Both the 101 and 12 SNP genetic risk scores were associated with increased risk of CVD after adjusting for age (Table 1). Specifically, the age-adjusted hazard ratio for CVD per allele for the 101 SNP score was 1.015 (95% confidence interval: 1.00-1.03, p value 0.006) and was 1.05 (95% confidence interval: 1.01-1.09, p value 0.014) for the 12 SNP score. Neither score remained independently associated once the ATP III or Reynolds covariates were adjusted for. The ATP III adjusted HR per allele for the 101 SNP score was 1.00 (95% CI 0.99-1.01) and was 1.04 (95% CI 1.00-1.08) for the 12 SNP score. In contrast, family history of premature MI remained an independent risk factor for incident cardiovascular disease even after adjustment (HR 1.57, 95% CI 1.31-1.89). The effects of the standard risk factors were unaffected by the addition of the genetic markers (models shown in eTables 3 and 4).

All of the models were calibrated with and without with the addition of the genetic risk scores or family history. Neither genetic risk score improved prediction when added the ATP III or Reynolds covariates, as shown in Table 2. Adding the 101 SNP score to the ATP III covariates changed the c-index 0.000 with an NRI of 0.5% (p=0.24), whereas adding the 12 SNP score changed the c-index 0.001 (p=0.12) with an NRI of 0.5% (p=0.59) The 12 SNP risk score and family history did show some improvement in prediction beyond age alone. When the reclassification calibration was examined (Table 3), only family history showed an improvement in fit when added to the base models.

Table 2
Discrimination and Reclassification after Addition of Genetic Risk Score or Family History to Base Model
Table 3
Reclassification Calibration for the Addition of Genetic Risk Score or Family History to Base Model

Repeating our analysis with only the directly genotyped SNPs had no appreciable effect on our results, nor did excluding the SNPs associated only with C-reactive protein, hemoglobin A1c or triglycerides.


In this analysis, we constructed two literature based genetic risk scores for cardiovascular disease and tested their relationship to incident cardiovascular events and their potential to improve prediction in a prospective cohort of 19,313 initially healthy white women from the Women’s Genome Health Study. While both the score based on genetic markers for both cardiovascular disease and intermediate phenotypes (101 SNP score) and the score based only on genetic markers for cardiovascular disease (12 SNP score) were associated with increased risk after adjustment for age, the ability of either score alone to discriminate between women at risk for cardiovascular events and those not at risk was minimal with a c-index of 0.52 for both scores. Furthermore, neither genetic risk score remained associated with incident cardiovascular disease after adjustment for traditional risk factors nor had any significant impact on discrimination or reclassification. In contrast, self-reported family history remained associated with incident cardiovascular disease after adjustment for other risk factors and had a substantive effect on reclassification fit.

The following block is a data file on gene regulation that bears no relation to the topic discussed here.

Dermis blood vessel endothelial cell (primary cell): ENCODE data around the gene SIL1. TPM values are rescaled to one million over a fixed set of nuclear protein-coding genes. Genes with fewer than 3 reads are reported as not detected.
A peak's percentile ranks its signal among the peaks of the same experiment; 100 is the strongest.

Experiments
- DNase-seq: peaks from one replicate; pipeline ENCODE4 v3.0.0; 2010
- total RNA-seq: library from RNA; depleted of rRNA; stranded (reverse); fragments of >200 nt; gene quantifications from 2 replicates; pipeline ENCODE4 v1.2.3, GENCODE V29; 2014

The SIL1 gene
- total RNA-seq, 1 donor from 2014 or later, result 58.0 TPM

Previous studies using genetic risk scores for cardiovascular disease have found some evidence of increased prediction.5, 6 However, these studies have used genetic markers which replicated in the same population used to test the score rather than a strictly literature based approach, a method that runs the risk of overfitting and consequently yielding overly optimistic results. To avoid this potential bias, we chose to use all genes reported in the literature to be associated with cardiovascular disease or an intermediate phenotype with genome-wide significance. To the extent that the published associations identify useful genetic risk factors, our approach may more accurately reflect the potential of current genetic markers to improve risk prediction on a population basis.

We believe these data to have clinical relevance for several reasons. First, genome-wide testing is currently available and marketed to the general public. Our study finds no clinical utility in a multi-locus panel of SNPs for cardiovascular risk based on the best available literature. Second, our data confirm the utility of intermediate phenotypes such as total cholesterol, high density lipoprotein cholesterol, and blood pressure, in as much as the genetic risk scores were no longer significant after adjustment. This utility most likely reflects the integration of both genetic and environmental factors into measured biomarker levels and to cardiovascular outcomes. Third, our findings confirm the importance of family history of cardiovascular disease, which also integrates not only shared genetics, but also shared behaviors and environmental factors. At the same time, we believe that our data suggest areas for further biomarker research which may improve prediction. To date, almost all genome-wide association studies have been limited to common SNPs, leaving the contribution of rare variants to cardiovascular risk prediction untested. Furthermore, given the continued utility of intermediate phenotypes, the ongoing explorations in metabolomics and proteomics could add significantly to our ability to predict risk.